(Session 14th, Chapter V, On Confession)

But, as regards the minister of this sacrament, the holy Synod declares all these doctrines to be false, and utterly alien from the truth of the Gospel, which perniciously extend the ministry of the keys to any others soever besides bishops and priests; imagining, contrary to the institution of this sacrament, that those words of our Lord, Whatsoever you shall bind upon earth, shall be bound also in heaven, and whatsoever you shall loose upon earth shall be loosed also in heaven, and, Whose sins you shall forgive, they are forgiven them, and whose sins you shall retain, they are retained,were in such wise addressed to all the faithful of Christ indifferently and indiscriminately, as that every one has the power of forgiving sins,-public sins to wit by rebuke, provided he that is rebuked shall acquiesce, and secret sins by a voluntary confession made to any individual whatsoever.

(Session 14th, Chapter VI, On the ministry of this Sacrament, and Absolution)

For the ancient Fathers likewise both believe and teach, that the keys of the priests were given, not to loose only, but also to bind.

(Session 14th, Chapter VIII, On the necessity and on the fruit of Satisfaction)

CANON XV.--If any one saith, that the keys are given to the Church, only to loose, not also to bind; and that, therefore, priests act contrary to the purpose of the keys, and contrary to the institution of Christ, when they impose punishments on those who confess; and that it is a fiction, that, after the eternal punishment, has, by virtue of the keys, been removed, there remains for the most part a temporal punishment to be discharged; let him be anathema.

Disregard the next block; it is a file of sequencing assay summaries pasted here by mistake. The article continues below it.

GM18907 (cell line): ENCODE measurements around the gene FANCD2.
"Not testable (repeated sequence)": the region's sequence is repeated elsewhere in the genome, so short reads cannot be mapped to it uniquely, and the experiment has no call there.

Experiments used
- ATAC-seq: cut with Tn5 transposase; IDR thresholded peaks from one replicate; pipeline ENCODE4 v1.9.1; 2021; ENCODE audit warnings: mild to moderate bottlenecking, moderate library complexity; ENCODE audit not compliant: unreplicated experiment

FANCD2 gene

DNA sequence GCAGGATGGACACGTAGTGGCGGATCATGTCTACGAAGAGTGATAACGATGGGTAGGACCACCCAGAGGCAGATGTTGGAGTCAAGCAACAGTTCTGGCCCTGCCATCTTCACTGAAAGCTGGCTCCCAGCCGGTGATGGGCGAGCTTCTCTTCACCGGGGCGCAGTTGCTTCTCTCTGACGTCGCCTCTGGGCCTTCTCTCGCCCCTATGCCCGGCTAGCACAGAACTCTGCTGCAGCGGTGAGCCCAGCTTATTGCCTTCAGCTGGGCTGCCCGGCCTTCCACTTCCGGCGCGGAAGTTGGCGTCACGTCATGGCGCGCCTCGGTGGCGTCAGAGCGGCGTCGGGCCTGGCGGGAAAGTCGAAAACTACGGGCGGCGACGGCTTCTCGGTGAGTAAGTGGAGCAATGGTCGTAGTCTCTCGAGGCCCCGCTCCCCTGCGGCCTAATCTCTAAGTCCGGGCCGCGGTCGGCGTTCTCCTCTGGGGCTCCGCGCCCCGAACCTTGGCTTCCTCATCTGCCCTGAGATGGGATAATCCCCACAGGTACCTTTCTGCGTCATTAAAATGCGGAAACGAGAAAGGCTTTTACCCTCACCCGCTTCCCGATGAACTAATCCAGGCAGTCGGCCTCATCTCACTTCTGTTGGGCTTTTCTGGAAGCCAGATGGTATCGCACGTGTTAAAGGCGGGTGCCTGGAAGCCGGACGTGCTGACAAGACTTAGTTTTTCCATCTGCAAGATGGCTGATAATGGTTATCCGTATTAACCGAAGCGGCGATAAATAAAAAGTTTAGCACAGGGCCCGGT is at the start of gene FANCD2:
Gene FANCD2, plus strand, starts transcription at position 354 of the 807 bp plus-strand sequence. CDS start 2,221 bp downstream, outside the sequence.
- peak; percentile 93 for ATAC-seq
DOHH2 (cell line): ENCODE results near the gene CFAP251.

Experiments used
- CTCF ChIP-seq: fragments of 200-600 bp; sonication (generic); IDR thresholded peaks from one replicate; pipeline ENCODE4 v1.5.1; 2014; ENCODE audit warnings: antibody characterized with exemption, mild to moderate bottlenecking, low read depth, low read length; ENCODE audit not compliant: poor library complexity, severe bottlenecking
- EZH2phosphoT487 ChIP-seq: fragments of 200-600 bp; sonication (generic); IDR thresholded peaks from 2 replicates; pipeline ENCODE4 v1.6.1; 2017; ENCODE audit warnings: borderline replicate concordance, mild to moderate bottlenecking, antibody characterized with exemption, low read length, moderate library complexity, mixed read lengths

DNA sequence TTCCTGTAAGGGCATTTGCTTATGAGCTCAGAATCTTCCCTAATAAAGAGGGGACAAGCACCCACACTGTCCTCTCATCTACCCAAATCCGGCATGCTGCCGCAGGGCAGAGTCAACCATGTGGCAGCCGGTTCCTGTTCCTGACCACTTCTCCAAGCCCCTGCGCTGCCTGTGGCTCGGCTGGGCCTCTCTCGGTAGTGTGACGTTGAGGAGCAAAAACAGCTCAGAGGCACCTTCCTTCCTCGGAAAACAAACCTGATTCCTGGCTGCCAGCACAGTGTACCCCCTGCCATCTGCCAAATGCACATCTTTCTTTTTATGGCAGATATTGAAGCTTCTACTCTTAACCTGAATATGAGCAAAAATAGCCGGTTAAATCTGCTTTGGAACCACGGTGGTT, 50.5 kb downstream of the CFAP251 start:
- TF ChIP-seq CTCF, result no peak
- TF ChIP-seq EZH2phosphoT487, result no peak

(On the most Holy Sacrament of Penance)

C. Conclusion

As has been shown above, Mr. Armstrong's response on the keys is entirely without merit. He fails to address the argument presented, he fails to defend the modern Roman Catholic view, and the modern Roman Catholic view itself is inconsistent with the historic Roman Catholic view expressed by the council of Trent. Consequently, even the testimony of the RCC is set against itself, and cannot stand. Thus, Mr. Armstrong's position is both Scripturally and historically untenable and should be rejected by all the faithful.


P.S. Note that there were other issues raised in Dr. White's review. These were not directly related to Mr. Armstrong's book, and I'm not sure that additional discussion on them is needed. Accordingly, at the present time, I'm not inclined to follow up with a more detailed response. The first part of the response and the present response jointly and fully establish the flaws of Mr. Armstrong's presentation.

1 comment:

Turretinfan said...